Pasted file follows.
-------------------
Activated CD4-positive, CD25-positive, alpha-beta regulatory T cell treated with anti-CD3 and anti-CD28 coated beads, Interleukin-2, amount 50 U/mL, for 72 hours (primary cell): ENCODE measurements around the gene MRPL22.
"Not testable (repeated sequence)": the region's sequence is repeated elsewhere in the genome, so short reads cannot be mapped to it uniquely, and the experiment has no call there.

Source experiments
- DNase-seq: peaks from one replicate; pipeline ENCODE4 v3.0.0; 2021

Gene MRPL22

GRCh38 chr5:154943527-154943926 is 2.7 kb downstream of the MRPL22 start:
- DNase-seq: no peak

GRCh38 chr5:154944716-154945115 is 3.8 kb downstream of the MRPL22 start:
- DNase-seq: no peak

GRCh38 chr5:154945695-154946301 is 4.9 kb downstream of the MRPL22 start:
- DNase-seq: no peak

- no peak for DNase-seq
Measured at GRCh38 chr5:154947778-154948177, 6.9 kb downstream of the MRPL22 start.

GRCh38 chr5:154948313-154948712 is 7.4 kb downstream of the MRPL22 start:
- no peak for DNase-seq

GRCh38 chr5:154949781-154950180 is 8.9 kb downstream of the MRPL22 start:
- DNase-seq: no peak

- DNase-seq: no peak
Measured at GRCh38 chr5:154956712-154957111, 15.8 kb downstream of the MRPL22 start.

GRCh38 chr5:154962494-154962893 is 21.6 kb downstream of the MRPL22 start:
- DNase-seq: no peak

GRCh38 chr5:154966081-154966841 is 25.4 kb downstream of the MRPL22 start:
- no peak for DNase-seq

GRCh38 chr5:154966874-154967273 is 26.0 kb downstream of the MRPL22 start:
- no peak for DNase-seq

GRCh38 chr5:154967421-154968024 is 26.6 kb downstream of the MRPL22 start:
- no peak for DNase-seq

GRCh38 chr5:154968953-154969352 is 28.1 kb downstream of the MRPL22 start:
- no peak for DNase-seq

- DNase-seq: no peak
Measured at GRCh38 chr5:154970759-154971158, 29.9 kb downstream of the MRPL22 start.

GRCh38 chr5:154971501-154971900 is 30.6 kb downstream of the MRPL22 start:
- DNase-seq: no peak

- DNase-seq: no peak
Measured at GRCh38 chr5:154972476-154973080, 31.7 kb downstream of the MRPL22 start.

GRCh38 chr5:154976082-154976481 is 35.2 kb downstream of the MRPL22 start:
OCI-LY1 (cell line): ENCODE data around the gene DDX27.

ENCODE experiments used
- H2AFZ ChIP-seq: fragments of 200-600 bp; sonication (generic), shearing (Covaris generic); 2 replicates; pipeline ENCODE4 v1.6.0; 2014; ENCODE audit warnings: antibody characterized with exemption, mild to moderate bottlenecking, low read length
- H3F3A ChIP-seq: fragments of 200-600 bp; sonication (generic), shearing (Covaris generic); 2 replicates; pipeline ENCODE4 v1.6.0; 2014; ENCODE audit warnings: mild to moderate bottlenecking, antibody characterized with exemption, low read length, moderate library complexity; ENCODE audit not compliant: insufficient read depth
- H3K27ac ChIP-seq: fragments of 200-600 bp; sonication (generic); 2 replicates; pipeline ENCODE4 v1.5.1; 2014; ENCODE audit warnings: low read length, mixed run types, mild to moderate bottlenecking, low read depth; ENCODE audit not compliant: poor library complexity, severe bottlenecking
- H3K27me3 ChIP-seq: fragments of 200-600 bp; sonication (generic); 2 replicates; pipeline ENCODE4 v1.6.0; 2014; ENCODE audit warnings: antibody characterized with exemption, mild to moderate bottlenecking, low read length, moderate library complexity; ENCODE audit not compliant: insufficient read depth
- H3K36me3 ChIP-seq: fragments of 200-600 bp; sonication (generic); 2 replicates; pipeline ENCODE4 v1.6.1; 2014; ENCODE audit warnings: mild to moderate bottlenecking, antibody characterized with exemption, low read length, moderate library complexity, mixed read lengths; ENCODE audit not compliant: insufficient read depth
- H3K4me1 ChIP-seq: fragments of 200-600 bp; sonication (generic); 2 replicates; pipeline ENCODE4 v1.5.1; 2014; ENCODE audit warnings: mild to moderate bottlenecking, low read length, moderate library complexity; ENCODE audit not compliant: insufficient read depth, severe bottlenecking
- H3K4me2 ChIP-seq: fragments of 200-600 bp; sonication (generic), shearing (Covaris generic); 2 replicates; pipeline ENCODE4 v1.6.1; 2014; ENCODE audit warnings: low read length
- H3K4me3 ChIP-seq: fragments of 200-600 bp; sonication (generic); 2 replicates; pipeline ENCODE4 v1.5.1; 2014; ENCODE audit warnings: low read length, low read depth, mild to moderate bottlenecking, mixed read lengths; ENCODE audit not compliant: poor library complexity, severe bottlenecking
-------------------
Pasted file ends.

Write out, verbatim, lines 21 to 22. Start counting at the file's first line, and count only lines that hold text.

- DNase-seq: no peak

GRCh38 chr5:154966081-154966841 is 25.4 kb downstream of the MRPL22 start: